Ibnul’s hunch is on the right track: yes, it’s true that orbiting masses do emit gravitational waves, and that the emission of these waves will cause orbits to decay. But for these masses and distances, we’re talking about decay times of somewhere in the neighborhood of 10^200 years, which is much, much longer than the lifetime of the Universe. In fact, it’s much longer than the lifetime of any star at all, of the galaxy, or even of the galaxy’s central black hole. If you wait around for gravitational waves to turn this binary pair of brown dwarfs into a star, you’re going to be waiting a disappointingly long time.
Every once in a while, you get random collisions between objects in space. Just the fact that stars, failed stars, rogue planets and more move through the galaxy, primarily influenced by gravitation, means that there’s a finite chance that you’ll just randomly get a collision between two objects. This is a much better strategy than waiting for gravitational waves to take your orbits down, except in the most extreme cases. On timescales of about 1018 years, “only” about 100 million times older than the Universe presently is, brown dwarfs will randomly collide with either other brown dwarfs or stellar corpses, giving new life to a failed star. About 1% of brown dwarfs, according to current estimates, will meet that fate.
But even if you can’t wait for gravitational radiation, and even if you don’t get lucky enough to collide with another brown dwarf in interstellar space, you still have a chance to merge. We normally think of stars as having a certain extent in space: that they take up a certain volume. For that matter, that’s how we think of Earth’s atmosphere, too: as a hard edge, with a boundary between what we consider the atmosphere and outer space. How foolish is that! In reality, atoms and particles extend outward for millions of miles (or kilometers), with flares from stars reaching well beyond the orbit of Earth. It was recently discovered that brown dwarfs emit flares, too, so just as a satellite in low-Earth orbit will fall back down to our planet, the friction from a brown dwarf in orbit around another will eventually draw them in. It won’t quite work for Luhman 16, but if the distance between the two failed stars were more like the Sun-Mercury distance, rather than the Sun-Ceres distance, this effect would have a shot.
So what happens if you do get a merger or a collision? These events are rare and will, for the most part, take much longer than the present age of the Universe to occur. By that point, even a brown dwarf will have burned up all of its deuterium, while the corpse will have cooled off to just a few degrees above absolute zero at the surface. But the energy of a collision or merger ought to create enough heat and pressure in the core that we should — so long as we cross that critical mass threshold — still ignite nuclear fusion in the core. The star will be low-mass, red in color, and extremely long-lived, burning for more than 10 trillion years. When a failed star at last ignites, it will most likely be the only star shining in the galaxy for its entire life; these events will be that rare and spaced out in time. Yet the type of star you become is interesting in its own right.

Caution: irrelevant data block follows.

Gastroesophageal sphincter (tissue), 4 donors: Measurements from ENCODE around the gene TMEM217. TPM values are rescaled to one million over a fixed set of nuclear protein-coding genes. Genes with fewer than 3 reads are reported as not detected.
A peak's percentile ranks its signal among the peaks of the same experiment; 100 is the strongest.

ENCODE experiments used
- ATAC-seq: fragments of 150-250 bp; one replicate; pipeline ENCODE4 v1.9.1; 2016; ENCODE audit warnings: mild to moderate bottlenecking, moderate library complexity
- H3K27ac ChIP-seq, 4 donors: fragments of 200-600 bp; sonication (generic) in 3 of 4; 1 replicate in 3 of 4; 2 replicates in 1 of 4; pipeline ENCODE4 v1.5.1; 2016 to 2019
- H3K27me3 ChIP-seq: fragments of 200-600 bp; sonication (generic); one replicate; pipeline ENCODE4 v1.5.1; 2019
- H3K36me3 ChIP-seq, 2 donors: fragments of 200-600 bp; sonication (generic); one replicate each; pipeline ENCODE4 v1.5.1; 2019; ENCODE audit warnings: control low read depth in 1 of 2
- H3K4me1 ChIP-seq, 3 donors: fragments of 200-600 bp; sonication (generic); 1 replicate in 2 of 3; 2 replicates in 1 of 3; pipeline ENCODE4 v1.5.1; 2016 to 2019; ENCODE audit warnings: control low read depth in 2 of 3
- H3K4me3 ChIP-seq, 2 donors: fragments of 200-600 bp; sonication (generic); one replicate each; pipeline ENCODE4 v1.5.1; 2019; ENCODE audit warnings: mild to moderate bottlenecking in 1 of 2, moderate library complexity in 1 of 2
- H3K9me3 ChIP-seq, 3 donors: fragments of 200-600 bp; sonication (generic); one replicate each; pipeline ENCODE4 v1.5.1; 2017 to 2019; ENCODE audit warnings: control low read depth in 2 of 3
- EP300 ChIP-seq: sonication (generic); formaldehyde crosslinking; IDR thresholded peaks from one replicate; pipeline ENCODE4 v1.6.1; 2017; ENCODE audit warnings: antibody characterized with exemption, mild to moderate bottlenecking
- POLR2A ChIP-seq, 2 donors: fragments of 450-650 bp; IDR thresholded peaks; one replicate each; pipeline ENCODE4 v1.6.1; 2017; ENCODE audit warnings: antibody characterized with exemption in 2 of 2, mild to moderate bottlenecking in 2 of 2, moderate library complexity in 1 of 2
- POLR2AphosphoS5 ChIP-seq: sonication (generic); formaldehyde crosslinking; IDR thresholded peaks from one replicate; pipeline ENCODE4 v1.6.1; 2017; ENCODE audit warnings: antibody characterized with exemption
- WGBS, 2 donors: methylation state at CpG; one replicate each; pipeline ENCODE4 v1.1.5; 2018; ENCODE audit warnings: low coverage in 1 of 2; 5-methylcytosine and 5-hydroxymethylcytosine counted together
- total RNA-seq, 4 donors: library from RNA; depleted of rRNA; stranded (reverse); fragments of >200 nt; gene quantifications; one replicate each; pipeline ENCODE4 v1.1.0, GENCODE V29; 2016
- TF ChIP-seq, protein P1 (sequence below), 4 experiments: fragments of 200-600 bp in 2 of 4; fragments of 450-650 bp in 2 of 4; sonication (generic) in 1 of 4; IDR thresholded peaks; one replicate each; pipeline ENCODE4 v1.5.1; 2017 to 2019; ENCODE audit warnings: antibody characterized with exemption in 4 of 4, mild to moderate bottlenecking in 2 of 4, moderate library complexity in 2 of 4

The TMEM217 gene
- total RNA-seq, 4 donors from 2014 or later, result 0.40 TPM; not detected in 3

It will burn its fuel so slowly that the helium-4 which gets made — the product of the core’s hydrogen fusion — will eventually convect out of the core, enabling more hydrogen to fuse in the core. The convection is efficient enough that 100% of the star’s hydrogen should burn to completion, leaving a solid mass of helium atoms. There won’t be enough mass to burn that helium any further, so the stellar remnant will contract down to a type of star that doesn’t yet exist in the Universe today: a helium white dwarf. It will take roughly a quadrillion years for this white dwarf to cool down and stop emitting light, during which time other brown dwarfs in the galaxy will collide and ignite. By time a failed star finally succeeds and goes through its entire life cycle, becoming a black dwarf, another failed star will gets its opportunity.
If you managed to achieve some type of immortality, you could, in theory, travel from failed star to failed star, continuing on by drawing your energy from the Universe’s final, rare successes. Most failed stars will remain failures forever, but the few that succeed will be burning long after all other lights have gone out. As Winston Churchill famous said, “Success is not final, failure is not fatal: it is the courage to continue that counts.” Perhaps that applies to even the stars, even moreso than to ourselves.
Send in your Ask Ethan questions to startswithabang at gmail dot com!Ethan Siegel is the author of Beyond the Galaxy and Treknology. You can pre-order his third book, currently in development: the Encyclopaedia Cosmologica.